Scientists and researchers at the ARC Centre of Excellence for Climate Extremes have today released “The State of Weather and Climate Extremes 2023” report.

The report, co-written by more than 30 of Australia’s leading climate scientists, including many of the Centre’s early career researchers, is designed to help decision makers and the general public understand the complexity of climate extremes.

Professor Andy Pitman, Director of the ARC Centre of Excellence for Climate Extremes, said: “Over the last few years we’ve been pulling extremes together into a narrative that provides a one-stop shop of what happened in the year.”

“It’s about packaging the information up in a digestible form to help people understand what’s going on in our environment.” 

The report provides a description of each event and its impacts as well as an explanation which reflects scientists’ understanding of the causes.

“What was unusual about 2023 is how intense some of these events were and how they kept pushing records,” Pitman said.

While it’s challenging to determine the cause of specific extreme events, Pitman said that they seemed to be happening with increased frequency in 2023. 

“Some of them were occurring one after the other or close to each other. These temporally and spatially compounding events had a substantial impact on our environment and were difficult for us to deal with.”

The influence of climate drivers such as El Niño and the Indian Ocean Dipole as well as the evolution of rainfall and temperature throughout the year were also assessed in the report.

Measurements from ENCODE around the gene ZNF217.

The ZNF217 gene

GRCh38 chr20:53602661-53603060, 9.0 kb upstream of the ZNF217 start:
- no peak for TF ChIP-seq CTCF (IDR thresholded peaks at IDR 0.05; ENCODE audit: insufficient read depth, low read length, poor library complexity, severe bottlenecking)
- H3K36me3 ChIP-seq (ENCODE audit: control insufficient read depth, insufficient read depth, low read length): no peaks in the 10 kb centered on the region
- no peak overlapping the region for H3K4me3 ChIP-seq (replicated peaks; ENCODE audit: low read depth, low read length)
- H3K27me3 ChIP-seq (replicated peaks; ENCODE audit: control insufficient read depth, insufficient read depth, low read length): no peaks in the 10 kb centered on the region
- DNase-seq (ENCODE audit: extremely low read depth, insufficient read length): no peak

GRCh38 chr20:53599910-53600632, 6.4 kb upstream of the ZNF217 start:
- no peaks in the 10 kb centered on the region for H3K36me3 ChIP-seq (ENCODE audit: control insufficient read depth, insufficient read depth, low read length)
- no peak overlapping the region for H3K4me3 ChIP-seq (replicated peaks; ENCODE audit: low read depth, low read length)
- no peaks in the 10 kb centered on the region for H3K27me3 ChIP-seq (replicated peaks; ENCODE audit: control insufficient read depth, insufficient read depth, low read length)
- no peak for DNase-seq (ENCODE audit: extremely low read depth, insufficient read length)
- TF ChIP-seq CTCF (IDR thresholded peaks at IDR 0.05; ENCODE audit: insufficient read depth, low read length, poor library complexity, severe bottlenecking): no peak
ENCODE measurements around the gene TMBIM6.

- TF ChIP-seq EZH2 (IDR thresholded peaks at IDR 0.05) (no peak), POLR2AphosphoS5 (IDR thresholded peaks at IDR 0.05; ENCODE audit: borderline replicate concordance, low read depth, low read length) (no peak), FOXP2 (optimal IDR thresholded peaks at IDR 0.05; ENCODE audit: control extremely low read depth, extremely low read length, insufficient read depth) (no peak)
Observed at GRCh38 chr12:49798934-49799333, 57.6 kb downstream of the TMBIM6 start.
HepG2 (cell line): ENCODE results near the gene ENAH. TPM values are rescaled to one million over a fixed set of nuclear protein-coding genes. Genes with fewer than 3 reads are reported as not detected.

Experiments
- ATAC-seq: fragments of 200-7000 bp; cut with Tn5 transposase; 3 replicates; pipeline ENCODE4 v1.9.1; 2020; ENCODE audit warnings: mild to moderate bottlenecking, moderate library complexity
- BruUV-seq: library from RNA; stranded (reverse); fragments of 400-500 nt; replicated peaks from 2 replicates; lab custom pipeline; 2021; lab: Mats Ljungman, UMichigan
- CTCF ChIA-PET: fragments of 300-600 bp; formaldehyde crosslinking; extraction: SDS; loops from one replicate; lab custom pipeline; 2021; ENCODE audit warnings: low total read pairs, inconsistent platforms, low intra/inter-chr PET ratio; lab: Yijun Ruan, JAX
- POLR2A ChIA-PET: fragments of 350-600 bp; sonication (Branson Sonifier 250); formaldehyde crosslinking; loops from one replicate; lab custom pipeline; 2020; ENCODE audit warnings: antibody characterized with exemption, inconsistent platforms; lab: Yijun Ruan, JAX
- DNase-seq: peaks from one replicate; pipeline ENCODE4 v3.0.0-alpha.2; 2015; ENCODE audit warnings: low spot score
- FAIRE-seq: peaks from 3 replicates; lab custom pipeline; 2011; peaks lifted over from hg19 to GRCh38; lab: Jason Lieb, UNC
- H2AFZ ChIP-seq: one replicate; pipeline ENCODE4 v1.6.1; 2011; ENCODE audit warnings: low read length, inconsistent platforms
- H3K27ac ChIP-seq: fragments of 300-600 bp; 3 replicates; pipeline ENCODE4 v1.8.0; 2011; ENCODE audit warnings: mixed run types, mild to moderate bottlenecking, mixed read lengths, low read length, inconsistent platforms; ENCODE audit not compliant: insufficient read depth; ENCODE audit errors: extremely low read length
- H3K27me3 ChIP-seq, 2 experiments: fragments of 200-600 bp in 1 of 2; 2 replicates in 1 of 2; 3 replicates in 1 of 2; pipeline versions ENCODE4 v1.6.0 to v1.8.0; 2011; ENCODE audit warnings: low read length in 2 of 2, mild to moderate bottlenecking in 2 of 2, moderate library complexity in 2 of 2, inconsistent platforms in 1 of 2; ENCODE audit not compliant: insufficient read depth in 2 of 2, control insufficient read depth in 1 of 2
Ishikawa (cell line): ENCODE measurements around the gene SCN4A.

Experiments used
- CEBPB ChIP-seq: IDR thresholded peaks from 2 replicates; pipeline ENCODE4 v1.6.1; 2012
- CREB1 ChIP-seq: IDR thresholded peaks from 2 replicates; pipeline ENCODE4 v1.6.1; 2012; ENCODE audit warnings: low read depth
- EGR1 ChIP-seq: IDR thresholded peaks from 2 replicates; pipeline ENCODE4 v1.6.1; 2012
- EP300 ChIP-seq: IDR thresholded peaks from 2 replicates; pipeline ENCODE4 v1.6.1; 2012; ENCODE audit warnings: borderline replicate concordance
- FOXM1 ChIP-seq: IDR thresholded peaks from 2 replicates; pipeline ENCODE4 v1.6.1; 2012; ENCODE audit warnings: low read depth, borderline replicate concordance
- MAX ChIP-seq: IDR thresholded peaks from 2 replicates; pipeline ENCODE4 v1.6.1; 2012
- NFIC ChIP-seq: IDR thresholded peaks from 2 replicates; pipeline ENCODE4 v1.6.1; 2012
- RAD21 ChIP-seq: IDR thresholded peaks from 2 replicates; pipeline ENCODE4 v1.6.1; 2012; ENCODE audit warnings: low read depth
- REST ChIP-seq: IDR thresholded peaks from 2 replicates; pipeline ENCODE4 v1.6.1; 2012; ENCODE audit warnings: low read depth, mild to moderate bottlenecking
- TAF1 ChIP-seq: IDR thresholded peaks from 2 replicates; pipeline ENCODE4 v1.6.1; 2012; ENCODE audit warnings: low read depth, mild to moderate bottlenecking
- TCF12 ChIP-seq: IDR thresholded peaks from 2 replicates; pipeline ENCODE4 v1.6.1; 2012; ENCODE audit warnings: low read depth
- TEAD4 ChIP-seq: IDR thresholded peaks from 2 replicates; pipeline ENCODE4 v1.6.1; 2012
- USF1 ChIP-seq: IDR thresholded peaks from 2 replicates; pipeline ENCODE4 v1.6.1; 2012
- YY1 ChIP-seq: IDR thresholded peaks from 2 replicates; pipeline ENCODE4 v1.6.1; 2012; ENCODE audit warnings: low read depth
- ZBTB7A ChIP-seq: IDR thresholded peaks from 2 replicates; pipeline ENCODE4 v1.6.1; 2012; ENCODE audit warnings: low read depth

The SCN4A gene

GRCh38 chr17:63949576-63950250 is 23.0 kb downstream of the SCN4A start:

The year began with above-average rainfall in northern Australia progressing to increasingly dry conditions in southern and eastern Australia in late winter and spring, when El Niño was declared. 

Against expectations, above average rainfall was observed in December across much of eastern Australia, particularly in Northern Queensland, where residents were impacted by the intense flooding caused by Cyclone Jasper.  

“We can easily get the impression that natural climate drivers such as El Niño are the dominant cause of what we observed in 2023 but that’s not true. El Niño does not guarantee that eastern Australia will be hot and dry, rather it influences the probability of hotter and drier conditions,” Pitman said.

Timeline of major extreme events in 2023. Source: ARC Centre of Excellence for Climate Extremes.

Overall, 2023 was the 8th hottest year on record in Australia, with temperatures 0.98°C above the 1961-1990 average. Winter was the warmest on record since observations began in 1910, and September was the driest ever recorded. 

Globally, 2023 marked the hottest year on record and a year of extremes. Canada’s wildfire season in June was unprecedented with 18.4 million hectares burnt, and the heatwaves over Europe contributed to many national and global temperature records tumbling in July. The report provides an overview of some international events that took place in 2023.

“There’s plenty of places around the world where events are becoming hard to survive,” Pitman said.

“What scientists bring to the table is more and more evidence of what we already know. We need to act based upon observations and existing knowledge. The actions are straightforward: stop emitting carbon and invest heavily in adaptation.”

In 2022, The State of Extremes report received more than 3600 views online and was shared by more than 115 media organisations across the country. It was referenced in the Australian Parliament House of Representatives and was circulated amongst the Bureau of Meteorology, the Australian Antarctic Program, CSIRO and the UK Met Office.